Mapping Networks and its Discontents

Research output: Chapter in Book/Report/Conference proceedingChapter (peer-reviewed)peer-review


The ‘network’ is a powerful concept and metaphor, a tool for and focus of much recent research and scholarship. We envisage our very world as “networked”. Interest in networks from within the literary study arose arguably out of cultural history and sociology, as a means to displace an outmoded focus on the single author, the autonomous individual, the heroic genius by a ’social text’. ‘The network’ also has aesthetic or formal possibilities: in the interconnected, reticular, knotted or participatory work. Readers and texts are imagined forming together ‘networks’ of meaning, feeling, and judgement.

But do we take the concept for granted? Powerful as a tool, is it also somewhat blunt? Do we ever succeed in ‘mapping’ a cultural network, or describing one accurately? Is the metaphor too knotty or nodal for the fluid forms it hopes to catch in its nets? What absences does this metaphor forget. What is the function not of ‘the network’ itself, but of alluding to ‘networks’? Might it be a means of entering a field of discourse, and of hoping to join a perceived network of readers?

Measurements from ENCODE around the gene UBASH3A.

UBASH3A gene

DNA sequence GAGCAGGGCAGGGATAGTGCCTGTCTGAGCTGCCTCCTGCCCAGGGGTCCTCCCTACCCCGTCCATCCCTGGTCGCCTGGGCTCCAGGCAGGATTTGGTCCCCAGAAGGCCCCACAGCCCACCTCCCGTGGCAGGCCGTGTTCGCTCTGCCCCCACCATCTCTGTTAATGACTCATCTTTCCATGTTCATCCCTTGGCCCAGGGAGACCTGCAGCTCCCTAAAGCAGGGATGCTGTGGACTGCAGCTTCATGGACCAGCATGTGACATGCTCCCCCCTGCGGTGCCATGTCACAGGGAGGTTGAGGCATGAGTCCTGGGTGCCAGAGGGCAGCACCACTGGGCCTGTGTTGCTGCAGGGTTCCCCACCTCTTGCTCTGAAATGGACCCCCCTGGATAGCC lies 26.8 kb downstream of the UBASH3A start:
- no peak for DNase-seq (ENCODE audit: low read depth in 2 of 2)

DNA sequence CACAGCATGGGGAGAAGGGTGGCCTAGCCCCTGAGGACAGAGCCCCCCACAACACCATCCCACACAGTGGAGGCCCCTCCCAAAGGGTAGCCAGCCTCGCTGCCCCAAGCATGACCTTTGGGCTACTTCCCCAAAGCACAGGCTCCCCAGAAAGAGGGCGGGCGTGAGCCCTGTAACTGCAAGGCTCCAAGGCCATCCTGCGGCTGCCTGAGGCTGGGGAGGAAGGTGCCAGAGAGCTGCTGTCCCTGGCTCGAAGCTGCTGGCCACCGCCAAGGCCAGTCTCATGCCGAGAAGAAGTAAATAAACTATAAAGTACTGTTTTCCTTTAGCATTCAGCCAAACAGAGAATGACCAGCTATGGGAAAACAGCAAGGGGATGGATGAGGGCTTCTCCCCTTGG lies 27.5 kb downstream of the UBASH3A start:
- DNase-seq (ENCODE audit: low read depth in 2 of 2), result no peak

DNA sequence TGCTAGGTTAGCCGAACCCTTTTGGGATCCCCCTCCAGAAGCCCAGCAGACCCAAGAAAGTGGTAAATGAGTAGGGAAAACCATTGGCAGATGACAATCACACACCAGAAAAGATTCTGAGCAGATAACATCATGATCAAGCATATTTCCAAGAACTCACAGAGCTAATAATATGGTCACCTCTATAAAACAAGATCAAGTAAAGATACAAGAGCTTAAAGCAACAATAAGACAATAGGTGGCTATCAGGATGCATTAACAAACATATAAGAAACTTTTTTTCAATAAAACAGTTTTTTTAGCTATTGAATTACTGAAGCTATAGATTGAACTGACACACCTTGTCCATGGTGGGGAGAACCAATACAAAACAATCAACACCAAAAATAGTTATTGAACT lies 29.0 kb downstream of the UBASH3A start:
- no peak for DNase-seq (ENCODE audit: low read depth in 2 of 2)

I will address these and other questions in my talk, referring in part to my own recent research that considers formations and disruptions of cultural networks and value at the outbreak of World War 2.
Original languageEnglish
Title of host publicationIDEA 2019 conference proceedings
EditorsZekiye Antakyalioglu
Number of pages22
Publication statusPublished - 31 Dec 2019

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